The hidden rules that help Project Management
In his book Why Does Software Cost So Much?, Tom DeMarco states that software organizations have clearly articulated and widely known rules to help manage projects better, such as :
Keep quality high
Leave time for unanticipated problems
Respond to user needs
He says though, that organizations 'think' these rules are primary guides to their decision making. However he says there are Hidden Rules too :
False Precision Of Estimates : There are tolerances and buffers built into estimates at all levels but what is most ironic is that no one, and especially not 'management', will take a range of numbers for an answer ! Ever tried your boss with 'About 17 to 71 days' ? :)
Power Shifting : A reference to power play during corporate consolidation and its effects on the project and its success.
Anger: Ideally there should be no emotions as far as work is concerned but a large part of work is centered around interactions with other humans. And 'fear' is the most seen on display, mostly disguised as anger.
Fat: Another irony - 'managing people is not by itself enough to justify managers' salaries' ! Makes you wonder why the word 'management' entered the English dictionary. This unpleasant truth makes most managers go out of the way to 'add value' and leave people unmanaged. A fit case of 'Yeh Dil Maange More', no ?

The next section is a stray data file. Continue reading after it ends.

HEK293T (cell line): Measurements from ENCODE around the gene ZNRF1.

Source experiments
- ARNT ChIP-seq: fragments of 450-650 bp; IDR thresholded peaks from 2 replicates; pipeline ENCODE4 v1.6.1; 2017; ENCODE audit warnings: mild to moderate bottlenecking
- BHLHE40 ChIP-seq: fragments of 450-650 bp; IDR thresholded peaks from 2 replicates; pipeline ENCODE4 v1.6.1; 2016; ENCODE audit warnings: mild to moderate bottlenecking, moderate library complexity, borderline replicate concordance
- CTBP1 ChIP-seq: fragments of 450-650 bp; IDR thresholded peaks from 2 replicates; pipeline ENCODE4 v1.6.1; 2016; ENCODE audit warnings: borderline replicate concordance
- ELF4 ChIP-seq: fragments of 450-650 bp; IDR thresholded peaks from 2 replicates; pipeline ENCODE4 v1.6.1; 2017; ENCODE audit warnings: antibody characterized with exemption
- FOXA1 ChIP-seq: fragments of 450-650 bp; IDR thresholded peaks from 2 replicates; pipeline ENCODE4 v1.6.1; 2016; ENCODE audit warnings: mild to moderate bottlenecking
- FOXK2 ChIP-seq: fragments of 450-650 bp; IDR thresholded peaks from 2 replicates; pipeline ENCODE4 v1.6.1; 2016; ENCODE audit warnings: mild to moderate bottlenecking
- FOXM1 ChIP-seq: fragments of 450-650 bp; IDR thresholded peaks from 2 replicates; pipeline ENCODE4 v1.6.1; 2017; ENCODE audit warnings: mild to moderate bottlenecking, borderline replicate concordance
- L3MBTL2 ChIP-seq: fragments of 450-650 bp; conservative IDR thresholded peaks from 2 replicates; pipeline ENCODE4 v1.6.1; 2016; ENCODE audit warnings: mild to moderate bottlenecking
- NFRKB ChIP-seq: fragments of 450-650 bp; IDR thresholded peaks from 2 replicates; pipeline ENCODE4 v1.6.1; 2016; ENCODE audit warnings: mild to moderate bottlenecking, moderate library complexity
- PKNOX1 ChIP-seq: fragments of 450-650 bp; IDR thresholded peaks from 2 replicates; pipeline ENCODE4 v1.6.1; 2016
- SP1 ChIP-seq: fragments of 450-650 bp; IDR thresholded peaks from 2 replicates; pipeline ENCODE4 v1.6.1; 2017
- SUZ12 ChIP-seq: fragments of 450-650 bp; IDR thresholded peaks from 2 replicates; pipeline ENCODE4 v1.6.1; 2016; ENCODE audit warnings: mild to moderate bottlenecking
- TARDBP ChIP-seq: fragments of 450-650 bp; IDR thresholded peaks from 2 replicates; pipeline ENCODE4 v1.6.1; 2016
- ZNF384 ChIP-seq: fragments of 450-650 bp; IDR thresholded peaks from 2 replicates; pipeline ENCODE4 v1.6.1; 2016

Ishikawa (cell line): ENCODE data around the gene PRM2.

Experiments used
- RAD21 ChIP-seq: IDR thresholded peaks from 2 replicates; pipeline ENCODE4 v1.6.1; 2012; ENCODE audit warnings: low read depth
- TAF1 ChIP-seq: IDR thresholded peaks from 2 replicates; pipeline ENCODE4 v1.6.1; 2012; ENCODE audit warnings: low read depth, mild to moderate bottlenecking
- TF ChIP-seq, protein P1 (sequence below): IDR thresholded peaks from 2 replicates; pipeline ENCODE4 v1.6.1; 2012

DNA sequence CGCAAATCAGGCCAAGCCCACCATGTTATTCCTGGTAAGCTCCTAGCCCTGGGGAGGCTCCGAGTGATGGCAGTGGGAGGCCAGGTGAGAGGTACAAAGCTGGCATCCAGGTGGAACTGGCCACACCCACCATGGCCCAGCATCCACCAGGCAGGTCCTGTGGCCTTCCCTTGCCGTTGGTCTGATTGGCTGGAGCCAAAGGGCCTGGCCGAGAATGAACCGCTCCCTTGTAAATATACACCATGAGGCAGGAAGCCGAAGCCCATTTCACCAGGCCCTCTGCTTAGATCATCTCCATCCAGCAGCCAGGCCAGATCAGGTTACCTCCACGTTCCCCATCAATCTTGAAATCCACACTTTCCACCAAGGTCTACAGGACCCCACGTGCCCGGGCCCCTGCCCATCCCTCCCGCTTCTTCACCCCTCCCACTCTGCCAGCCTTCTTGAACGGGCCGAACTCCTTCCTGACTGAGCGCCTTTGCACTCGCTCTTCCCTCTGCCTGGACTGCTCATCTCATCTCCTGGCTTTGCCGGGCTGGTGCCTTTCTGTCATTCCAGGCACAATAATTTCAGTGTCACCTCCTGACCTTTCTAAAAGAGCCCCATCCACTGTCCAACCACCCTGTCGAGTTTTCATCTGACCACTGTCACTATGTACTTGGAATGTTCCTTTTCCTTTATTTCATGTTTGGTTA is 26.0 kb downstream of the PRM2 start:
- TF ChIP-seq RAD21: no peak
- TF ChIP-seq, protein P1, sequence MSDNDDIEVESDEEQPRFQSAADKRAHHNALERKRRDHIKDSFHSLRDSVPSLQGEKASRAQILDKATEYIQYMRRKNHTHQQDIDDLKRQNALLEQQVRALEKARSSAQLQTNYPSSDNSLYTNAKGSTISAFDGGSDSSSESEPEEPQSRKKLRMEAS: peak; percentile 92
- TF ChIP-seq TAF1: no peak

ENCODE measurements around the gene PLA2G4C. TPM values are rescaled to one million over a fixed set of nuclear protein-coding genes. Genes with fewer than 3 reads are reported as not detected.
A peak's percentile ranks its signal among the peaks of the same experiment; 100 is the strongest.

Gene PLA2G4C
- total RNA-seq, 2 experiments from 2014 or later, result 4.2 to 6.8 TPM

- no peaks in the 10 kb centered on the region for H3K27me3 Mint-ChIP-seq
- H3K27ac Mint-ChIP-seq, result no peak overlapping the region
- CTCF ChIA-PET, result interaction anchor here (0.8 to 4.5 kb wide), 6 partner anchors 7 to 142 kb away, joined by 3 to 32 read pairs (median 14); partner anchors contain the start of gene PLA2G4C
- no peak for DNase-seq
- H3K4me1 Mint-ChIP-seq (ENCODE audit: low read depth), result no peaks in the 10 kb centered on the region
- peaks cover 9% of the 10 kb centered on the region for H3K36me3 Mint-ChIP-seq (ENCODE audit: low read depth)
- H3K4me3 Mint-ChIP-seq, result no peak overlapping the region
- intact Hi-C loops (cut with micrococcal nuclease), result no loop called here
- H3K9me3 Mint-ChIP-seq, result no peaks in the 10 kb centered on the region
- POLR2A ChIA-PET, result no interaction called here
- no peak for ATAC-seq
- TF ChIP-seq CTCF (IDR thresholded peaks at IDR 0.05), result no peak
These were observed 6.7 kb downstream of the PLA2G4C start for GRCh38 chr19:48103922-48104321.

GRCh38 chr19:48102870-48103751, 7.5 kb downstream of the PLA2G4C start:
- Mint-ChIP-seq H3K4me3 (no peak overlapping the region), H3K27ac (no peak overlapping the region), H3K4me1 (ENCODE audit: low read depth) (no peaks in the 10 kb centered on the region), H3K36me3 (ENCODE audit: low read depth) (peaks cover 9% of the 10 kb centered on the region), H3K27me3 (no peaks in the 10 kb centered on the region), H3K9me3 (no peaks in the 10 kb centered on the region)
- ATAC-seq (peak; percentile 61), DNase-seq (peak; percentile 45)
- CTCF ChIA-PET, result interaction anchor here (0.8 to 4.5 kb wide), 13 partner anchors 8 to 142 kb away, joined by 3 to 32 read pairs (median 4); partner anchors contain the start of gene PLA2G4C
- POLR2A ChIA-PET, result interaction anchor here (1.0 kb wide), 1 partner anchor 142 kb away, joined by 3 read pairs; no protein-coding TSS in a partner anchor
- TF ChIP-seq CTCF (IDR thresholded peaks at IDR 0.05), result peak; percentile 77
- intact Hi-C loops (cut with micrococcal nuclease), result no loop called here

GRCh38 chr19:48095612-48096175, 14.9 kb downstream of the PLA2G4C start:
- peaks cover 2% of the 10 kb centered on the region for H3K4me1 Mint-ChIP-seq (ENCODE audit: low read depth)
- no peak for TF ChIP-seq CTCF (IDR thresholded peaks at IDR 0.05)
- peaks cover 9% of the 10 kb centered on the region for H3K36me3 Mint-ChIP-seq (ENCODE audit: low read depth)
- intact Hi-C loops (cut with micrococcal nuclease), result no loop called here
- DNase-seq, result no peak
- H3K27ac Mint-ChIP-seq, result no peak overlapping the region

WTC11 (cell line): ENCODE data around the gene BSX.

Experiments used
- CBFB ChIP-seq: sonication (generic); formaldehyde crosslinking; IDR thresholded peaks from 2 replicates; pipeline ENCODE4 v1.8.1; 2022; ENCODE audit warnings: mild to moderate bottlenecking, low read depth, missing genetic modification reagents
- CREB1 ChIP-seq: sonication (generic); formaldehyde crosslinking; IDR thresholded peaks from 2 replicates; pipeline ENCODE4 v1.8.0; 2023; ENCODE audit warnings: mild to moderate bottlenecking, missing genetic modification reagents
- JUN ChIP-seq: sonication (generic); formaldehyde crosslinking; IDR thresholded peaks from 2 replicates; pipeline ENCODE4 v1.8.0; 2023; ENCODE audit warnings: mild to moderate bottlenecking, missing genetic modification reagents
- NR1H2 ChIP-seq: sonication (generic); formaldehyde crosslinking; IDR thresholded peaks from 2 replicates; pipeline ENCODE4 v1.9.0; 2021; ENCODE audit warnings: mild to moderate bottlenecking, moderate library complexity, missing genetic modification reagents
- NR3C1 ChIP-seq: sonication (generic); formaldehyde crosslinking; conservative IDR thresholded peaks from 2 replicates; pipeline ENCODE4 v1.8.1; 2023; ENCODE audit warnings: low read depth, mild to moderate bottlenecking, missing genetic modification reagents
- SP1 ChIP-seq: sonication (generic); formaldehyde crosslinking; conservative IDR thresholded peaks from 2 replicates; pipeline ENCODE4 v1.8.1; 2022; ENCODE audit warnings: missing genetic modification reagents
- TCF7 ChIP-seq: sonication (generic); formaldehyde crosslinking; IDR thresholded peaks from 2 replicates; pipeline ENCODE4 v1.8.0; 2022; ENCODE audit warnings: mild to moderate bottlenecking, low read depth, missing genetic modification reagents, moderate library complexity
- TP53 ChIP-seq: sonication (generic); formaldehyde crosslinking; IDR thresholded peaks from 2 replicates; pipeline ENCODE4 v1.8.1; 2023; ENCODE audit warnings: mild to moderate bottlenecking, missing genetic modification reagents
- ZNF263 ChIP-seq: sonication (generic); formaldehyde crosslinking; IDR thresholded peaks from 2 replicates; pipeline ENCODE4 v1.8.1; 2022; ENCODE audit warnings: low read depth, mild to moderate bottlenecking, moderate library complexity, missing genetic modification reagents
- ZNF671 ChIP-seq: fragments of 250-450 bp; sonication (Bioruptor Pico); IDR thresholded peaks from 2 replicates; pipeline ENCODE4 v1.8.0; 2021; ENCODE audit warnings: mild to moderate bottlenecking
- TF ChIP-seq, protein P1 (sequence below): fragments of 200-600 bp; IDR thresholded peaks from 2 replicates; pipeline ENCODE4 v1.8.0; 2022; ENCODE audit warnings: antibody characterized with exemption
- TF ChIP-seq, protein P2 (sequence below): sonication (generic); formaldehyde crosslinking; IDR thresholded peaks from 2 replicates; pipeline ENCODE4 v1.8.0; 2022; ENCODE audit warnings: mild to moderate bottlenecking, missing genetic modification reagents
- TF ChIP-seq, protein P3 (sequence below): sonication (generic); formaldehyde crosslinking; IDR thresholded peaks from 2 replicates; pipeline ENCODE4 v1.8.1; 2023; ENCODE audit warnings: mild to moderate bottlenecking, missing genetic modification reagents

Denial : What is expected is 'can-do management' and any expressed 'realism' is shouted down with a chorus of 'loser' and 'defeatist', as well orchestrated as the 'two legs good, four legs bad' refrain ! That leaves little room for 'risk management' says he. Cheerleaders are not restricted to football and cricket it seems.
This is just a summary and one must read the the book for more details - it has more such great insights and is a very useful read for the Project Manager. The work may be dated, but the content is relevant and your learning can be as fresh.